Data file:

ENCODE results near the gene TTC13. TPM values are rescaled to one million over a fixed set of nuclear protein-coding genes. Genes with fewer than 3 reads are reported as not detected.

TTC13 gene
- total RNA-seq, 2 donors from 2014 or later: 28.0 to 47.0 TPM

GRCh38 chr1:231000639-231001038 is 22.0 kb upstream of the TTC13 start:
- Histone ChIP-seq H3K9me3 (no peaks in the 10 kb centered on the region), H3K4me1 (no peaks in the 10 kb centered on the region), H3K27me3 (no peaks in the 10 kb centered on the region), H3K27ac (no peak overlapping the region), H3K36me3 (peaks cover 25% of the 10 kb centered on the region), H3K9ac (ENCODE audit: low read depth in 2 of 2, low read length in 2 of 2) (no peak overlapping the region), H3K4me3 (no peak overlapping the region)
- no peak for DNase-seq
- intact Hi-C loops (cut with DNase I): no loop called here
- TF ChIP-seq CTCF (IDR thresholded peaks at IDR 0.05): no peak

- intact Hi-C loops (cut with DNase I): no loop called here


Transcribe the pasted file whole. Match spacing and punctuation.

ENCODE results near the gene TTC13. TPM values are rescaled to one million over a fixed set of nuclear protein-coding genes. Genes with fewer than 3 reads are reported as not detected.

TTC13 gene
- total RNA-seq, 2 donors from 2014 or later: 28.0 to 47.0 TPM

GRCh38 chr1:231000639-231001038 is 22.0 kb upstream of the TTC13 start:
- Histone ChIP-seq H3K9me3 (no peaks in the 10 kb centered on the region), H3K4me1 (no peaks in the 10 kb centered on the region), H3K27me3 (no peaks in the 10 kb centered on the region), H3K27ac (no peak overlapping the region), H3K36me3 (peaks cover 25% of the 10 kb centered on the region), H3K9ac (ENCODE audit: low read depth in 2 of 2, low read length in 2 of 2) (no peak overlapping the region), H3K4me3 (no peak overlapping the region)
- no peak for DNase-seq
- intact Hi-C loops (cut with DNase I): no loop called here
- TF ChIP-seq CTCF (IDR thresholded peaks at IDR 0.05): no peak

- intact Hi-C loops (cut with DNase I): no loop called here